Here is a longish but well worth reading summary of Obamacare's likely impact. It goes well with Avik Roy's explanation of how the mandates and rules making process created by Obamacare gives the government the authority to quietly strangle the private insurance market. One thing that strikes me is that health care policy is a long-term battle of position within a constantly changing environment. Liberals have managed to shape the environment in such a way that if conservatives are not winning policy victories, they are losing - if only slowly.
The NCPA report makes it clear that Obamacare will speed up the unraveling of our system of employer-provided health insurance, increase the number of people on government-provided insurance, mandate participation in a destructive and irrational system of comprehensive health care prepayment, and make the middle-class dependent on government health care subsidies within an environment of sharply rising premiums. Obamacare is, in and of itself, a big step toward government-run health care, and in the years to come, it will slowly shift the political battlefield ever more in favor of ever more government control.
Republicans holding office won't stop these changes. If Republicans win control of Congress in 2010 and Obama vetoes Republican attempts at repeal (assuming the Republicans can even beat a Democrat filibuster in the Senate), nothing changes and we stay on our path to government-run health care. As Obamacare changes our health care market and health care politics, a policy of simple repeal will (by itself) become less and less the basis of a winning politics.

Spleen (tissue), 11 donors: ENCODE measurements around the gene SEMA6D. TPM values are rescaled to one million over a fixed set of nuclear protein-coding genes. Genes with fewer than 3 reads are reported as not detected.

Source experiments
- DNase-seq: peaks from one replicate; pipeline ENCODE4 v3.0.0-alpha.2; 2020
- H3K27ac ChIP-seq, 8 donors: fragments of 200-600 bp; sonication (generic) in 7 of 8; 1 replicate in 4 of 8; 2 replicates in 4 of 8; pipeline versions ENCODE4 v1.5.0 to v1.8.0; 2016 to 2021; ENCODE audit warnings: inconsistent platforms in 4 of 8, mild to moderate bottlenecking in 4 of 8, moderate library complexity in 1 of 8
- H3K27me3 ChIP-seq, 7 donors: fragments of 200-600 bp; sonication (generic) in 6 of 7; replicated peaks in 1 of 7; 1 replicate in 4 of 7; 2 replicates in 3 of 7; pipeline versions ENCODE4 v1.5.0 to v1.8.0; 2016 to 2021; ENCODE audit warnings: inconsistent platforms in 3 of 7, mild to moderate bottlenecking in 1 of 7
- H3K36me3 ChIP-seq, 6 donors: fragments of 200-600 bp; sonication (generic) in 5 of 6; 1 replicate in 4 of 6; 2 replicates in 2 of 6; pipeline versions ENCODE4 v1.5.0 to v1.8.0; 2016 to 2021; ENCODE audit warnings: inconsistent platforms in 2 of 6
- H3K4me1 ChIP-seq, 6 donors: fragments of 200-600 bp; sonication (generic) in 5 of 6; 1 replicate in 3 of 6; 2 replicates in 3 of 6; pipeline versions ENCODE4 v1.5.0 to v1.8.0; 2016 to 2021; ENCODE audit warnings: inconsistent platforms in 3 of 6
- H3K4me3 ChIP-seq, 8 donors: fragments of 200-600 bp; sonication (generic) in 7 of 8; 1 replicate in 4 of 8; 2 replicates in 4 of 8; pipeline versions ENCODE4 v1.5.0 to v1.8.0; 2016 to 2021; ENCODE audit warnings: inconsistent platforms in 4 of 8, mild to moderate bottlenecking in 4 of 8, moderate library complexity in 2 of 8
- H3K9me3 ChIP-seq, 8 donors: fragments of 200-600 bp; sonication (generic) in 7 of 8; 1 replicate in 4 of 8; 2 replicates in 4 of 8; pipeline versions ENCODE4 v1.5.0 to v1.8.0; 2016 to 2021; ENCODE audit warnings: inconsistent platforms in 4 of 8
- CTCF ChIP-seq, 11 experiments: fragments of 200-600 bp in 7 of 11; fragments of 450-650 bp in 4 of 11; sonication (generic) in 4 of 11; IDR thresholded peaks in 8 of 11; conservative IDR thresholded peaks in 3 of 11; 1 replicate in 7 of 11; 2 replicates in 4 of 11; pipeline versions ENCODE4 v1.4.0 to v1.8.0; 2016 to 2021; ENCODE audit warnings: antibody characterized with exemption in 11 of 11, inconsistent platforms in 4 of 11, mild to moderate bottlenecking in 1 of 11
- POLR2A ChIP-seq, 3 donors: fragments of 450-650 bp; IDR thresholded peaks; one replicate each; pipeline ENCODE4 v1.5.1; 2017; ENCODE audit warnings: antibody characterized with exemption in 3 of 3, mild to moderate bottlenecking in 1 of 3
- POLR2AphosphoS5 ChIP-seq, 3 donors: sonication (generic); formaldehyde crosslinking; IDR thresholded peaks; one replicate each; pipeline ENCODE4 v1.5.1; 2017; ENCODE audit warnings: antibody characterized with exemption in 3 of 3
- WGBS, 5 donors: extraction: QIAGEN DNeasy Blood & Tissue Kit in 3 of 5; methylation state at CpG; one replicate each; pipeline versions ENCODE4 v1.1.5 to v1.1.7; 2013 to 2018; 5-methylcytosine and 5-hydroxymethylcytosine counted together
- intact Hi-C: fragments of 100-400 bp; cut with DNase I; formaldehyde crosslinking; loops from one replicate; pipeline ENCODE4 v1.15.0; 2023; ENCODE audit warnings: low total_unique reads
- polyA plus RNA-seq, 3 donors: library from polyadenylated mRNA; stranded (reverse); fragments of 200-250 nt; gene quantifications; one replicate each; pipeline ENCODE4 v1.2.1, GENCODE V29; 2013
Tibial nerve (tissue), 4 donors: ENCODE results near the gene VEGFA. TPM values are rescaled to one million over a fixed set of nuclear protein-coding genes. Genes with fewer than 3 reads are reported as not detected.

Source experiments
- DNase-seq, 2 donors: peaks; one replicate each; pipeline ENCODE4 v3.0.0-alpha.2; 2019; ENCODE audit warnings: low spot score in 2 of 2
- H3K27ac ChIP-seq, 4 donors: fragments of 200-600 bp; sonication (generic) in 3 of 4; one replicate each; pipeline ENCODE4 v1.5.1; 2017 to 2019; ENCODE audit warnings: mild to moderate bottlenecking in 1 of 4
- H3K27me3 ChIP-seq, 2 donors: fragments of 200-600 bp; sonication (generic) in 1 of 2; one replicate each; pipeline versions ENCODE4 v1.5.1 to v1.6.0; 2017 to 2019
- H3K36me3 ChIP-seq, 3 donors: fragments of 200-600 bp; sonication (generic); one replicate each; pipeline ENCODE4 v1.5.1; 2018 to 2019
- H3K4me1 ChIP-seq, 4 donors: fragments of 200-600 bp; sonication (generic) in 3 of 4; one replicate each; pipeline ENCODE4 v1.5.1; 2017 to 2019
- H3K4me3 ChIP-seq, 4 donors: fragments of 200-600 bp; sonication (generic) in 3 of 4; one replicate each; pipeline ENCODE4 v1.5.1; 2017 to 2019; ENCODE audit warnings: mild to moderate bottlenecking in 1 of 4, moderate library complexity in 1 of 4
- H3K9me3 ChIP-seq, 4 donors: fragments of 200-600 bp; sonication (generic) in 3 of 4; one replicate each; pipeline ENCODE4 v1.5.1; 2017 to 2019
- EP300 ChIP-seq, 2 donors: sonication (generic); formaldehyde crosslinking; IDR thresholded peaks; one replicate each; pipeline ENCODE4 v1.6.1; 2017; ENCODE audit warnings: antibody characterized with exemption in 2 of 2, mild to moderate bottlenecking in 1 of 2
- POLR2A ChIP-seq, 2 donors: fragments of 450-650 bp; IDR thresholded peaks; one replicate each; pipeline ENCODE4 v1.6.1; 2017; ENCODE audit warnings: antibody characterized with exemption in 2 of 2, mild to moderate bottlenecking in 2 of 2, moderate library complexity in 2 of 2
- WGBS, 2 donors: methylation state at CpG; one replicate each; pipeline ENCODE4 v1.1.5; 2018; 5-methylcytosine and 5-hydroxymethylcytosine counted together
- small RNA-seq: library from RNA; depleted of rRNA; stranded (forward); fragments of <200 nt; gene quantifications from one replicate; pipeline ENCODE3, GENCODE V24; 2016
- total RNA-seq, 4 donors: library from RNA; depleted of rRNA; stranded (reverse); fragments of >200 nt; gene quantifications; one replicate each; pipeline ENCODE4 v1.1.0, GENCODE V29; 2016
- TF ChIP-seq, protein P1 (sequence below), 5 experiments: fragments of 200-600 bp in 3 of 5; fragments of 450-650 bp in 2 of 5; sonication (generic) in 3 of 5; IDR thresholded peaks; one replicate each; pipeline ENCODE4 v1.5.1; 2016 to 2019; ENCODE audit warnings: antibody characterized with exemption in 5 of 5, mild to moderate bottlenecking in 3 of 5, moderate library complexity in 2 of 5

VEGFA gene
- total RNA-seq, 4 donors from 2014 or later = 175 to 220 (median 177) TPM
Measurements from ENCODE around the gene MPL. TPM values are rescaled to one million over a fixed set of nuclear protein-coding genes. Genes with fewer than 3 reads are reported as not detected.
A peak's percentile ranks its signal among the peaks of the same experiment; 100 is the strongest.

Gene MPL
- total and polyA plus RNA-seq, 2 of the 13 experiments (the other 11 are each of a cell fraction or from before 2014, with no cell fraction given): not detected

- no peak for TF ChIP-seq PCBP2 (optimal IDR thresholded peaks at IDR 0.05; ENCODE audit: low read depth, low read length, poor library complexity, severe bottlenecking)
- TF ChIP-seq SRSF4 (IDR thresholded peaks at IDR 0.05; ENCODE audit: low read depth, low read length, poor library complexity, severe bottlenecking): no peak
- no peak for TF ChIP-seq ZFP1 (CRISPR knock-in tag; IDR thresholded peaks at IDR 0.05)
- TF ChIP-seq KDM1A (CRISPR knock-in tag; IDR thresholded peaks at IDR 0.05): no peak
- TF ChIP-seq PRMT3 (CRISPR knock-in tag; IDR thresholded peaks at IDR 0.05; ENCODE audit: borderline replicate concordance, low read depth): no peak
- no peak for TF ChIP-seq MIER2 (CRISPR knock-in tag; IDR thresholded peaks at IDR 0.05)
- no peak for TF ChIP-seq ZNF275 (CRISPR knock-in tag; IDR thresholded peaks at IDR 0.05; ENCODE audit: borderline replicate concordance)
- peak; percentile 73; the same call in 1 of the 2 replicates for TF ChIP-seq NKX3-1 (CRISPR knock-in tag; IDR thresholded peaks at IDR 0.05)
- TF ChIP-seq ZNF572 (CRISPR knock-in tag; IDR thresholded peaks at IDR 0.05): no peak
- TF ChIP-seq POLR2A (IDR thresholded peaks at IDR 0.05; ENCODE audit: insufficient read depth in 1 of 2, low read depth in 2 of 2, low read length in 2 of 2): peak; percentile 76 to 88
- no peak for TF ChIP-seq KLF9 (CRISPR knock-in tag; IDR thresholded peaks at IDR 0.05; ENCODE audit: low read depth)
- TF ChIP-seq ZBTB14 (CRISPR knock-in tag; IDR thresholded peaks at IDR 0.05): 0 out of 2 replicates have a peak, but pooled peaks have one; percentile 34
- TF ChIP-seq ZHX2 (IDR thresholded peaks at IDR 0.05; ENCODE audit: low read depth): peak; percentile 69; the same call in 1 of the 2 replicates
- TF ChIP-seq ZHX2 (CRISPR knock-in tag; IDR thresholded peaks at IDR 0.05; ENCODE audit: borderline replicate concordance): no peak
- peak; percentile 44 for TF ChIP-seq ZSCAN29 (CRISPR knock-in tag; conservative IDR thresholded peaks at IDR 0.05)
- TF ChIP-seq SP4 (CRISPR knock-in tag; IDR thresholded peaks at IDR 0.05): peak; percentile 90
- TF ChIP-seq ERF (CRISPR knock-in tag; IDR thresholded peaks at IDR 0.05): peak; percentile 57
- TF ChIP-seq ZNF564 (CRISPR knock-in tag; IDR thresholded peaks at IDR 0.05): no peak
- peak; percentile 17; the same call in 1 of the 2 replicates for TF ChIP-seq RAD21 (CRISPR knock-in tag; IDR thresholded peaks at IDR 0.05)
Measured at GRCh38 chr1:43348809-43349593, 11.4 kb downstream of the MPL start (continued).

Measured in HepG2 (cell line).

The old Republican policy of "tort reform plus not much" won't get it done. There is nothing wrong with tort reform, but is doesn't address enough problems to become the basis for a winning politics of health care. Tort reform has mostly functioned as a kind of conversation stopper for conservatives who didn't really want to talk or think much about health care. Oh, the Senate Democrats are filibustering tort reform? That just means they aren't serious. Let's talk about cutting taxes.
A "get government (or even just the federal government) out of health care" rhetoric is of course a kind of self-marginalizing literary politics. There will be significant government involvement in the provision of health care (if only in the form of tax subsidies and provision for the destitute) under any realistic scenario. I hear this line of argument on talk radio every once in a while and it is just another conversation stopper. It is even worse than that. It doesn't so much stop the health care conversation so much as it leaves the conversation to be dominated by liberals.
A Ryan Roadmap-type tax change that produces a leap into individually-owned insurance is probably too big a step to win majority support. It would seem to leave people and their families naked in the health care market with only a (insufficient seeming) tax credit for help. This problem becomes worse as premiums rise and people feel even more vulnerable and afraid of being on their own.
A winning conservative politics of health care will mean assembling and relentlessly pushing a set of incremental policies that do two things. First, they would have to be able to win not only majority support among the public, they will have to be consequential enough that voters will consider voting for those policies a high salience issue. This means a set of policies that neither do too little to motivate enough voters (tort reform plus nothing), nor do so much that those voters freak out (the Ryan Roadmap.) Second, the policies, once enacted, must shape the political environment in a way that future market-driven health care reforms become both easier and more popular.
Those are some very narrow needles to thread. There are some obviously wrong answers, but the right answers are much less clear. I don't think there is any one right answer, but there are pieces of a potential right answer lying around waiting to be assembled (and somewhat changed) into a winning platform by a center-right party that is serious about winning the long and grinding health care battle.